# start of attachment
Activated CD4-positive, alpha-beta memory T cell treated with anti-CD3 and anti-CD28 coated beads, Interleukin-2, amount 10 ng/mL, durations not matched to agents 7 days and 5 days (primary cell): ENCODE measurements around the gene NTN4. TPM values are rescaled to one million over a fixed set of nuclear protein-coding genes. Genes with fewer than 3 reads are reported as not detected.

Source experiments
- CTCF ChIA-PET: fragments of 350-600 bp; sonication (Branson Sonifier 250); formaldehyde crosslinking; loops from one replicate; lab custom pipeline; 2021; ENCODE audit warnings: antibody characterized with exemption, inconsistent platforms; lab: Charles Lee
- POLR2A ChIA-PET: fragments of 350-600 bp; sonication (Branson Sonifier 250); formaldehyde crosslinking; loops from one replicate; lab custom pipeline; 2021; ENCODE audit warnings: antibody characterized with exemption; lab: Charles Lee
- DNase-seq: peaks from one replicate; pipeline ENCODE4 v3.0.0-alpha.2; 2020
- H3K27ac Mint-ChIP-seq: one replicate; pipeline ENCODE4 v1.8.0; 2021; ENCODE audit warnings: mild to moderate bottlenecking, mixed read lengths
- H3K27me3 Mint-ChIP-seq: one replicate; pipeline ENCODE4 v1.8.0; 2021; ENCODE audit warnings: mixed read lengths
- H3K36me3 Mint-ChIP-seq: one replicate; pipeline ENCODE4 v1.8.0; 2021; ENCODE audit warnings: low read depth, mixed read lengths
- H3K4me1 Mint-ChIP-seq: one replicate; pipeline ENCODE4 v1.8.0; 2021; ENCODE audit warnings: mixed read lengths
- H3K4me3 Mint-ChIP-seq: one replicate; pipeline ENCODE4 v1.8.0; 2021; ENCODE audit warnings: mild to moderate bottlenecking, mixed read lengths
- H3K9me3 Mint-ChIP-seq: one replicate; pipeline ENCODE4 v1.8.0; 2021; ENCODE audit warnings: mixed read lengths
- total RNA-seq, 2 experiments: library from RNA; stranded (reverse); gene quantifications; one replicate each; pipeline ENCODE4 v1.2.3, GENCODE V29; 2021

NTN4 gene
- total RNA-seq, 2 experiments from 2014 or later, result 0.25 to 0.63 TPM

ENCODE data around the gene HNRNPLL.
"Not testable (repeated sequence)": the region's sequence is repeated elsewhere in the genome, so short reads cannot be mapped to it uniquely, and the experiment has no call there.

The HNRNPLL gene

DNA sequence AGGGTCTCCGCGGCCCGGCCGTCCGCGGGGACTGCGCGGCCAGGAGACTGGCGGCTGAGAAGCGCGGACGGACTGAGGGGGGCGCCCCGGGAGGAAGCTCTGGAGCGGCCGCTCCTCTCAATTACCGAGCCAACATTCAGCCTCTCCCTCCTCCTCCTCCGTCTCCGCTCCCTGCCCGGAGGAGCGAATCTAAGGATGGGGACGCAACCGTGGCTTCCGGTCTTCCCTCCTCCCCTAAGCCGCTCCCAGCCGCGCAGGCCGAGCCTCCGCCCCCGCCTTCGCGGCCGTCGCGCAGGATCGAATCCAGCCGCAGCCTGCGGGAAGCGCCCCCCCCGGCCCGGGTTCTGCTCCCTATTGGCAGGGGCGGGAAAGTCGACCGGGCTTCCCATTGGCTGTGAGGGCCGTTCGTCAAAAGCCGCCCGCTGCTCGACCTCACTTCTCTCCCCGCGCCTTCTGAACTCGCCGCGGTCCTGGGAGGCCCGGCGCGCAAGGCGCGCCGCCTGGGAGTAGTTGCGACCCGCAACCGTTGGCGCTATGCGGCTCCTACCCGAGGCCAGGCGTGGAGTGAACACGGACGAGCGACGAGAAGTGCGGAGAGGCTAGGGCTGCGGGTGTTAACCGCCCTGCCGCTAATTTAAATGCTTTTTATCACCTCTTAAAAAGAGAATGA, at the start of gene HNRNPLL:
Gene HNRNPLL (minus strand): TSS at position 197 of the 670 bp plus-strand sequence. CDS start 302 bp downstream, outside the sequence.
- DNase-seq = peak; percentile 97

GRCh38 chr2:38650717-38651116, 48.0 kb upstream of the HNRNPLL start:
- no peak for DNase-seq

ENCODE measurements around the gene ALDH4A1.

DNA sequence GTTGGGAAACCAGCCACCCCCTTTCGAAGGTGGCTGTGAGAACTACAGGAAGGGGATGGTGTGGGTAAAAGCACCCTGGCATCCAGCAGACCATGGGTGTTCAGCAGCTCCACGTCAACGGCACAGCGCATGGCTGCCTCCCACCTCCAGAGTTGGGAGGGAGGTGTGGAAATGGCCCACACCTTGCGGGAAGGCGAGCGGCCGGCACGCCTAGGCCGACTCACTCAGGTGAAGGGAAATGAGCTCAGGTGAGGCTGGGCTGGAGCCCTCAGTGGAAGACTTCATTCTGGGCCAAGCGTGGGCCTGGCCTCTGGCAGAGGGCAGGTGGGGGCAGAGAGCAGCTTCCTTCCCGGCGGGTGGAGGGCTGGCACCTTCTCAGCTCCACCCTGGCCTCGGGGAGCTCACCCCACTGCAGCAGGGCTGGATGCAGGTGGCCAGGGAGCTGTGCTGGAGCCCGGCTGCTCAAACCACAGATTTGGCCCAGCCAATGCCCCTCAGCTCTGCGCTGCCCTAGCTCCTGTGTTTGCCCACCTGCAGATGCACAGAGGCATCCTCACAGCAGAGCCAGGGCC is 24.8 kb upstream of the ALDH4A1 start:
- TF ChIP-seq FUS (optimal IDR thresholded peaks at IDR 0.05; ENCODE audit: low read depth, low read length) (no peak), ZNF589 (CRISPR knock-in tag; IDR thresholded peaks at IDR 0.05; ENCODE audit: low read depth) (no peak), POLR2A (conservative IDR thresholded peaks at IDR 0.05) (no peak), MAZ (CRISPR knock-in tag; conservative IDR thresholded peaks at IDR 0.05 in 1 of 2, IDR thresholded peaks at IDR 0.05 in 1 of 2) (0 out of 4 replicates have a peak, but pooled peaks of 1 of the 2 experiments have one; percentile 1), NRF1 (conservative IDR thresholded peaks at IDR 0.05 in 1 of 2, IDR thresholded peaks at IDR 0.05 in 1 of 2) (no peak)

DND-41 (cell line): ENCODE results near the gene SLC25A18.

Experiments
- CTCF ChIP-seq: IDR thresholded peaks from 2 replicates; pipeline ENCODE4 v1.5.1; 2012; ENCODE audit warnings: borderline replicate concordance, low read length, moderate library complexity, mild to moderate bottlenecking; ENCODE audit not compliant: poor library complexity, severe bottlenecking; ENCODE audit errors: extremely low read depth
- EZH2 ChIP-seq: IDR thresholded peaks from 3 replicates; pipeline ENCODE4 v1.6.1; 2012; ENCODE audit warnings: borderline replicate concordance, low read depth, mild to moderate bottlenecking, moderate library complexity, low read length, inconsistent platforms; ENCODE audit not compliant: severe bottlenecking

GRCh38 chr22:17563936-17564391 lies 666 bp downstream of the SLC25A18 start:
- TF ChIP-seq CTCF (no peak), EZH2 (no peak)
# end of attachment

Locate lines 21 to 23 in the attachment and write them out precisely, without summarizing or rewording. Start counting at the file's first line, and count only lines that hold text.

GRCh38 chr2:38650717-38651116, 48.0 kb upstream of the HNRNPLL start:
- no peak for DNase-seq

ENCODE measurements around the gene ALDH4A1.